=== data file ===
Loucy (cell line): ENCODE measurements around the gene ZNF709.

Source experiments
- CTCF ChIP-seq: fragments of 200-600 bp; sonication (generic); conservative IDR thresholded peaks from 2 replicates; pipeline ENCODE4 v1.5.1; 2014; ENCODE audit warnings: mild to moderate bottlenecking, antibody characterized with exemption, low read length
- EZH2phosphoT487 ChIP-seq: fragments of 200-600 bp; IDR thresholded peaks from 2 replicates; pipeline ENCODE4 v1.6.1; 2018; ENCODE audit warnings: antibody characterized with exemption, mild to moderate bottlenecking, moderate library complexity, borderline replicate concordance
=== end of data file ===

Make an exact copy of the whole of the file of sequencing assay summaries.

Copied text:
Loucy (cell line): ENCODE measurements around the gene ZNF709.

Source experiments
- CTCF ChIP-seq: fragments of 200-600 bp; sonication (generic); conservative IDR thresholded peaks from 2 replicates; pipeline ENCODE4 v1.5.1; 2014; ENCODE audit warnings: mild to moderate bottlenecking, antibody characterized with exemption, low read length
- EZH2phosphoT487 ChIP-seq: fragments of 200-600 bp; IDR thresholded peaks from 2 replicates; pipeline ENCODE4 v1.6.1; 2018; ENCODE audit warnings: antibody characterized with exemption, mild to moderate bottlenecking, moderate library complexity, borderline replicate concordance